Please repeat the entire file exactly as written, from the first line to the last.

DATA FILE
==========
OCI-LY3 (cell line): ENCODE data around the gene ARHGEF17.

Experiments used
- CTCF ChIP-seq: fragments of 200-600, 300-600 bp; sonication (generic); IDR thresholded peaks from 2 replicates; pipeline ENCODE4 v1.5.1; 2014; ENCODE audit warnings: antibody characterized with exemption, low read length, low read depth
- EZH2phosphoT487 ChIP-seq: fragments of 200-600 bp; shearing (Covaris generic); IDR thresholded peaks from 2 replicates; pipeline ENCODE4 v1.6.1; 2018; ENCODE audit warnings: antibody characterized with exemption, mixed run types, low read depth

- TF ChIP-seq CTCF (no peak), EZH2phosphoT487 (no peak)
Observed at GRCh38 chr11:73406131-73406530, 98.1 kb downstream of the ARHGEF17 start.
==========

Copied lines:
OCI-LY3 (cell line): ENCODE data around the gene ARHGEF17.

Experiments used
- CTCF ChIP-seq: fragments of 200-600, 300-600 bp; sonication (generic); IDR thresholded peaks from 2 replicates; pipeline ENCODE4 v1.5.1; 2014; ENCODE audit warnings: antibody characterized with exemption, low read length, low read depth
- EZH2phosphoT487 ChIP-seq: fragments of 200-600 bp; shearing (Covaris generic); IDR thresholded peaks from 2 replicates; pipeline ENCODE4 v1.6.1; 2018; ENCODE audit warnings: antibody characterized with exemption, mixed run types, low read depth

- TF ChIP-seq CTCF (no peak), EZH2phosphoT487 (no peak)
Observed at GRCh38 chr11:73406131-73406530, 98.1 kb downstream of the ARHGEF17 start.